In an earlier article, I discussed the origin of the phrase, 'Mr Kiss Kiss Bang Bang'. The phrase, which became widespread around 1964/5, is usually attributed to the Italian fans or press, but I revealed that Ian Fleming had used a similar phrase. His version – 'bang, bang, kiss, kiss' - appears in an article based on a 1963/4 interview published in 1965.
In fact, we can place Fleming's usage some seven or eight years earlier. In 1959, The London Magazine published a tribute written by Fleming to his friend Raymond Chandler, who had died that year. In his article, Fleming presented a selection of correspondence between him and Chandler in which they discussed, among other matters, books, writing, and authors (they both admired Eric Ambler and Dashiell Hammett).
In a letter dated 27th April 1956, responding to Chandler's view that, despite his favourable review of the book, Diamonds Are Forever contained some bad parts, Fleming admitted that he probably didn't take his own writing seriously enough. Fleming suggested that while Chandler's novels were 'sociological studies', his were 'pillow fantasies of the bang-bang, kiss-kiss variety'.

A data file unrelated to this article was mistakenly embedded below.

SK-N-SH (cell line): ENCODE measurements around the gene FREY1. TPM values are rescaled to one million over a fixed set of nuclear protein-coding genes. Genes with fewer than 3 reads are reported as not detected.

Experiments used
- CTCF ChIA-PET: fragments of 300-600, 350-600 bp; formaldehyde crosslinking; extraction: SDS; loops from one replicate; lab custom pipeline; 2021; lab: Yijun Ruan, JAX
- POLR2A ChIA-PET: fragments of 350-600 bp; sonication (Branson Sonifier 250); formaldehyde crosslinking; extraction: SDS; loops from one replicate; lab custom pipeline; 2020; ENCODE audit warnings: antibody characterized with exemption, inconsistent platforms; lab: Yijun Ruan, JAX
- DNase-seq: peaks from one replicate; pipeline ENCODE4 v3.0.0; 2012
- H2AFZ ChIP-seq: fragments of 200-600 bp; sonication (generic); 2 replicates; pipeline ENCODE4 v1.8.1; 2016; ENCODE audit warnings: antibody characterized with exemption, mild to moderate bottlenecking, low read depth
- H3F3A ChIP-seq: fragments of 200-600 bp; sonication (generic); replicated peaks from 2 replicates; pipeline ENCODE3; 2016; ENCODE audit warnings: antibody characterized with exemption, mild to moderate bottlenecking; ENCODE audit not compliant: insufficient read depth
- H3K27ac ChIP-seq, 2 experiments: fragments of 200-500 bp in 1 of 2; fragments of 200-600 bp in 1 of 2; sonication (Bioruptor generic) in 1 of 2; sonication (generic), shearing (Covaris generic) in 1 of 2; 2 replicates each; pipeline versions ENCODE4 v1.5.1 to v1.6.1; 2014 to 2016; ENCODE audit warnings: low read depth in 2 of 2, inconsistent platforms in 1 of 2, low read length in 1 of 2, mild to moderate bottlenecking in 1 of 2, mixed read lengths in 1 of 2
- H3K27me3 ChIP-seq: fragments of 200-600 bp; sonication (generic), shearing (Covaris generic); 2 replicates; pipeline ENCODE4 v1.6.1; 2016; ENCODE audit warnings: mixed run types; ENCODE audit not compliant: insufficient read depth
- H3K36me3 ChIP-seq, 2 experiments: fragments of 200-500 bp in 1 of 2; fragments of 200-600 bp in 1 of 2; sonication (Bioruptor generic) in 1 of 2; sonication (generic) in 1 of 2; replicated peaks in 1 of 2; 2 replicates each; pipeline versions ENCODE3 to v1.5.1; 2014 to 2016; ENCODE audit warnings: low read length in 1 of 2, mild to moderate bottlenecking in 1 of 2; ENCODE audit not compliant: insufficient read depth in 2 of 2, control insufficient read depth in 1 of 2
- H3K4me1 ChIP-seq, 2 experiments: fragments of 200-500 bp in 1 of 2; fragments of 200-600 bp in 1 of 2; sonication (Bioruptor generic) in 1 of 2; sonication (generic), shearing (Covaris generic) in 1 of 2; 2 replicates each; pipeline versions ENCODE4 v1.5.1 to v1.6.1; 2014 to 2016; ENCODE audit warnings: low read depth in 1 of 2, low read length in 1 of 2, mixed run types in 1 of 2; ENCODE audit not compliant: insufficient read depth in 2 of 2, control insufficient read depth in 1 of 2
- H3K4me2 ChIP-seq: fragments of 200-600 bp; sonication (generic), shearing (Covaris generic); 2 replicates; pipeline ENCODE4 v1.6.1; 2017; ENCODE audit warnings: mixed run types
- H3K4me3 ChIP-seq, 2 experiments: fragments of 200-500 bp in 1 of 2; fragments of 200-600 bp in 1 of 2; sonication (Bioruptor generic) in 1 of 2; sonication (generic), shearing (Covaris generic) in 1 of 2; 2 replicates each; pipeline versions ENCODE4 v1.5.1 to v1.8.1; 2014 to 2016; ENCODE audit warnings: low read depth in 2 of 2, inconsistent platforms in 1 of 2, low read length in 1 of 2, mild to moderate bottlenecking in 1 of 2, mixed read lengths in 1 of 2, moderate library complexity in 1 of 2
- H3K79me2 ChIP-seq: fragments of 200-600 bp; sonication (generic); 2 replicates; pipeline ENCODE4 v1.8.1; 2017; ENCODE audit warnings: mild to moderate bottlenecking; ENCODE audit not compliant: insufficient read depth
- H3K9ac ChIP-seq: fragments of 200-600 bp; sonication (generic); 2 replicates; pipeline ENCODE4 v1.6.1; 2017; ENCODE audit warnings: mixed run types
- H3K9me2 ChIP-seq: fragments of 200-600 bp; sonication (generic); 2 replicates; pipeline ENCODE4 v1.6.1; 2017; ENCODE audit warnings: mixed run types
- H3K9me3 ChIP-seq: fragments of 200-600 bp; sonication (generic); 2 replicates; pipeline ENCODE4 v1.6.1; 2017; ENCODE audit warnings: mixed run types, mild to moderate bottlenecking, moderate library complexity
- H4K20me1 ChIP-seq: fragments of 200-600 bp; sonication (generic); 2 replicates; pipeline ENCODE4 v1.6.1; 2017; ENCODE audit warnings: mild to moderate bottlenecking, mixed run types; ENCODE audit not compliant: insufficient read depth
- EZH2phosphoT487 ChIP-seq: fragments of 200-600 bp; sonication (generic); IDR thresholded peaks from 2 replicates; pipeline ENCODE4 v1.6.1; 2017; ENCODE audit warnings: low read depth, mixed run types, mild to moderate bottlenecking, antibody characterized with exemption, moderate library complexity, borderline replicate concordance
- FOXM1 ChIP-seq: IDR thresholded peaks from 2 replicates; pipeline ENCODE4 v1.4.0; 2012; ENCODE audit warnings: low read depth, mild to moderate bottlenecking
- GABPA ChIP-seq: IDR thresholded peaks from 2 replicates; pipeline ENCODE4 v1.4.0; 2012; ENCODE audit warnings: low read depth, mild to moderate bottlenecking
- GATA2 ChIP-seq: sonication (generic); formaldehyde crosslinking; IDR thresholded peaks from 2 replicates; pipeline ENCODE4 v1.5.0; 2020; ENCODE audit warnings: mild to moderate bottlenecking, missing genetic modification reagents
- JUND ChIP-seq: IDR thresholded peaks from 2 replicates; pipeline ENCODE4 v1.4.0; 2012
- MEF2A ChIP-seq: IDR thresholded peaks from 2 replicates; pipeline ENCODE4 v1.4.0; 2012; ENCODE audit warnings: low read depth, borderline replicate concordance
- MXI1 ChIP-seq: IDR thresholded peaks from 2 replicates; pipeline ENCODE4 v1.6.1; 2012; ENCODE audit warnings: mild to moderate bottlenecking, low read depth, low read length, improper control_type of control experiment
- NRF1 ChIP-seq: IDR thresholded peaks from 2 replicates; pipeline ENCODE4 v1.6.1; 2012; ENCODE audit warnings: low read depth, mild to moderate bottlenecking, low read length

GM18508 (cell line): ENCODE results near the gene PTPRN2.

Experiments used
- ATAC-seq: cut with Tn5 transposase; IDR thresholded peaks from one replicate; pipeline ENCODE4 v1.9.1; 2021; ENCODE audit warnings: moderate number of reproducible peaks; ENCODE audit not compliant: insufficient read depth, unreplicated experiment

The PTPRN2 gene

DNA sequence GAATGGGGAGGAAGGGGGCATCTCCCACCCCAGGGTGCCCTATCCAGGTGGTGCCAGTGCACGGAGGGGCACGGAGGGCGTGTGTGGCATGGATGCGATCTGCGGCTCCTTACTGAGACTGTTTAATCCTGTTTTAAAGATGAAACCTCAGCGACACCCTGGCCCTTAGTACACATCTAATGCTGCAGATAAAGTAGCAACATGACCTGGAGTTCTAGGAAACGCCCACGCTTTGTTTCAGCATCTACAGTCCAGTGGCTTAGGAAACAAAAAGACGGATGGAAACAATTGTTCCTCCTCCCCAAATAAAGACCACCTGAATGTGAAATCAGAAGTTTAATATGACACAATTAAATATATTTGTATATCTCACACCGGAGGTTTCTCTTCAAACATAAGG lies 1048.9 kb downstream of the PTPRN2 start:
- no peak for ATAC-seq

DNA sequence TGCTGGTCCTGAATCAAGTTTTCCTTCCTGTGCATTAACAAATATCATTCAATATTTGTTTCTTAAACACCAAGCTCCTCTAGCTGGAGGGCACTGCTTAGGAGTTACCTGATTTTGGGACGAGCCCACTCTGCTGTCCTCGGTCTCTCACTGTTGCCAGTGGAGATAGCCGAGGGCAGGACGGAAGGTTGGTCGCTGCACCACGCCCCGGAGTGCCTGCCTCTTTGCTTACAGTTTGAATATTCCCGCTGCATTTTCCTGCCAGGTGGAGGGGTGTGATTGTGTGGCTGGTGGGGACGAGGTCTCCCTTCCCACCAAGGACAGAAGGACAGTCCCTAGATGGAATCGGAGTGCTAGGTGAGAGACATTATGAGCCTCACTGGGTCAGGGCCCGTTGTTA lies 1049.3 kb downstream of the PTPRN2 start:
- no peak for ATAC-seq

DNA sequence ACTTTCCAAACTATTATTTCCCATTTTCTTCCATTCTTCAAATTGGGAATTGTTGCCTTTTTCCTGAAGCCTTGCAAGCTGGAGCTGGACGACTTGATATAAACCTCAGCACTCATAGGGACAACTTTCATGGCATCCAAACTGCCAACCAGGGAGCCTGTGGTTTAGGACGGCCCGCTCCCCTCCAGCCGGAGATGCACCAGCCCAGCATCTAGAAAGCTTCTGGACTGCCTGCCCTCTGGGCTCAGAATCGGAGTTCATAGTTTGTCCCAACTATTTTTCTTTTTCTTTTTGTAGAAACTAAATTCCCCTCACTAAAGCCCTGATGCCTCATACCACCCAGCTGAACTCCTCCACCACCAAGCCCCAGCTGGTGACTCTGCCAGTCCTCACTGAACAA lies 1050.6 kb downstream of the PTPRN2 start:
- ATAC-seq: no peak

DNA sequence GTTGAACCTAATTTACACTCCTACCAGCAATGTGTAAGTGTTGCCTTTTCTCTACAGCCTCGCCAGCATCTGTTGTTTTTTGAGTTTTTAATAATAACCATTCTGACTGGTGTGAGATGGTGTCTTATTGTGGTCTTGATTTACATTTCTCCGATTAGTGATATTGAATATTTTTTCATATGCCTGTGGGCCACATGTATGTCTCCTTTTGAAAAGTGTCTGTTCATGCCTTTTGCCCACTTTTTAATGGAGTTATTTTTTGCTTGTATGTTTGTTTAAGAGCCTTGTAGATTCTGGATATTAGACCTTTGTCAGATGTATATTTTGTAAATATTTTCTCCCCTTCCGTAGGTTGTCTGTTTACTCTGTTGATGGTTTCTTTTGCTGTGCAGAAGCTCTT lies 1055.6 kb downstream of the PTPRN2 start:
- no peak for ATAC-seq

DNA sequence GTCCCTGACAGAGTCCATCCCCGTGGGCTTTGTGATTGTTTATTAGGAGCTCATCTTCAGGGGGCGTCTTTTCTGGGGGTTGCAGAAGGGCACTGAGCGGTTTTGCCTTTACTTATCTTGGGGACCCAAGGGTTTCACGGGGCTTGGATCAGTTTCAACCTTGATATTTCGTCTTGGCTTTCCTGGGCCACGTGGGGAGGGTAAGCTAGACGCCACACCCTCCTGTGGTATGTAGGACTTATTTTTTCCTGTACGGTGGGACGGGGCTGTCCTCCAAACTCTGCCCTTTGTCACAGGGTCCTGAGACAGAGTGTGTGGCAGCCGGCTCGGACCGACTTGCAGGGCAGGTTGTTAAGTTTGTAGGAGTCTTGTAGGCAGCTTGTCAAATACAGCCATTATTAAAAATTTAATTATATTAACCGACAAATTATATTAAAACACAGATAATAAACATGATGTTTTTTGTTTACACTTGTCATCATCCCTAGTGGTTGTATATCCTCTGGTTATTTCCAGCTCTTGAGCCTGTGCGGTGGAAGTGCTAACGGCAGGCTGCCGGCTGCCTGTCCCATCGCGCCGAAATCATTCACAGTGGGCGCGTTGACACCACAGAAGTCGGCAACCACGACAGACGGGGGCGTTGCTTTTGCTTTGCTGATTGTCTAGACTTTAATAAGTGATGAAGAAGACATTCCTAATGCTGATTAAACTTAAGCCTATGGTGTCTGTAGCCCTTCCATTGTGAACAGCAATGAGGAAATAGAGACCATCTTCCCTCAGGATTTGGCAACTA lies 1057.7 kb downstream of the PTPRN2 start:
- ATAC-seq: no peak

Of course, we needn't make a direct link between Fleming's 'kiss, kiss, bang, bang' phrase, and the later variant used in Italy. But the closeness of both variants points to something of a 'common ancestor' from which both originated. In other words, the phrase already had a degree of currency in cultural space, certainly before the phrase gained greater prominence with the release of Thunderball in 1965, and probably before Fleming put his words in a letter to Raymond Chandler in 1956.
Fishman, J, 1965 007 and me, by Ian Fleming, in For Bond Lovers Only (ed. S Lane), Panther
Fleming, I, 1959 Raymond Chandler, The London Magazine, vol. 6, no. 12